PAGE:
A Breakthrough in Political Campaign Technology: New York gubernatorial candidate Carl Paladino, waging a particularly contentious battle, mailed out a flier in September suggesting that Democratic state politicians are corrupt, with photos of seven of that party's current and recent office-holders and accompanied by a special odor-triggering paper that releases a "garbage-scented" smell when exposed to air (and which supposedly grows even more foul over time).

Sherin Brown, 23, happened to be walking through a Brooklyn, N.Y., neighborhood in August at the exact moment that a tractor-trailer accidentally clipped a light pole, sending it crashing to the sidewalk. First responders found Brown pinned under the pole, screaming for help, and had her taken to a hospital. Afterward, investigators discovered a nearby surveillance camera, which revealed that Brown had stepped out of the way of the falling pole but then, with no one else around, had crawled underneath and began wailing in "pain," perhaps in anticipation of a future lawsuit.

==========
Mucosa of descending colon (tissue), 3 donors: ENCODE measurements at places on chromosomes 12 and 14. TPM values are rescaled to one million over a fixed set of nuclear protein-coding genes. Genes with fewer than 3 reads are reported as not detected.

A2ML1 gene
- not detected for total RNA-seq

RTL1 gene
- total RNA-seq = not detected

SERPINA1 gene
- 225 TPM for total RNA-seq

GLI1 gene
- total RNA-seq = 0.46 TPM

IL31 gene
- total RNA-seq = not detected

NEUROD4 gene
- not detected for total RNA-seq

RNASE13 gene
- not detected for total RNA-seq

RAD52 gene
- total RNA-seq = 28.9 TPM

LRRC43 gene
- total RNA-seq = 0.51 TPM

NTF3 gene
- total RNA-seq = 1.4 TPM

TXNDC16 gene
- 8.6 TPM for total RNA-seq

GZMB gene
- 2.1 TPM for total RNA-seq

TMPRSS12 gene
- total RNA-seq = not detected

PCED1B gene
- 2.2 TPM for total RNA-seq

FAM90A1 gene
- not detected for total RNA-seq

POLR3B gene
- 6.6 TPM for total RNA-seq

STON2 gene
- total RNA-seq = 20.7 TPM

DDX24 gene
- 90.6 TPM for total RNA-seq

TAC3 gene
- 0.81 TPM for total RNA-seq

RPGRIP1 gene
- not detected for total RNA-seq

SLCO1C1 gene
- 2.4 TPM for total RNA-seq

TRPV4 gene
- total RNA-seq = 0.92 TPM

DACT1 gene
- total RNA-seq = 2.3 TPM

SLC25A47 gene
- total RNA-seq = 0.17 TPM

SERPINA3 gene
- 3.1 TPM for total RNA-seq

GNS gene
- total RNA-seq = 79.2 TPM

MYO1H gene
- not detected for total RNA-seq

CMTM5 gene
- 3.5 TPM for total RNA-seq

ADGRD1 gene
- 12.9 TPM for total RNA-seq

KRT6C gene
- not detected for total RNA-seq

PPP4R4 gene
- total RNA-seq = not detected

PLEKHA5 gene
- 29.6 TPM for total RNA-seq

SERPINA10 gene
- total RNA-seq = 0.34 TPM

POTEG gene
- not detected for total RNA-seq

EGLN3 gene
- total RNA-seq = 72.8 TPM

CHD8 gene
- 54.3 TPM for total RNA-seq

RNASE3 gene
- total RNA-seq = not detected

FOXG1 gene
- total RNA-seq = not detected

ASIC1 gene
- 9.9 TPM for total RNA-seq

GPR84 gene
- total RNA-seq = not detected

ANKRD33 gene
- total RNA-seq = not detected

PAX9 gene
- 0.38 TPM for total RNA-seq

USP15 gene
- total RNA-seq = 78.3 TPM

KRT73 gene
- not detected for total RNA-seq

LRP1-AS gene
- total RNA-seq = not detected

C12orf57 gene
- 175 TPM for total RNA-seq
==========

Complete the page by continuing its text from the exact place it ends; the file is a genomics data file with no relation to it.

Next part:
Steven Black, one of five suspects in a federal credit card and check-cashing fraud ring, was arrested on Aug. 30 in Maryland Heights, Mo., following a car chase. In a search, police discovered that Black was carrying $1,540 in cash, in a roll tied with a shoelace to his scrotum.

Outsmarted Himself: Gene Cranick, who lives outside the city of South Fulton, Tenn., was offered firefighter service by the city for an annual $75 fee but declined to pay. In September, firefighters stood by watching as Cranick's home burned to the ground. (They had been called to the scene by Cranick's neighbor, who had paid the fee and feared Cranick's fire might spread to his property.)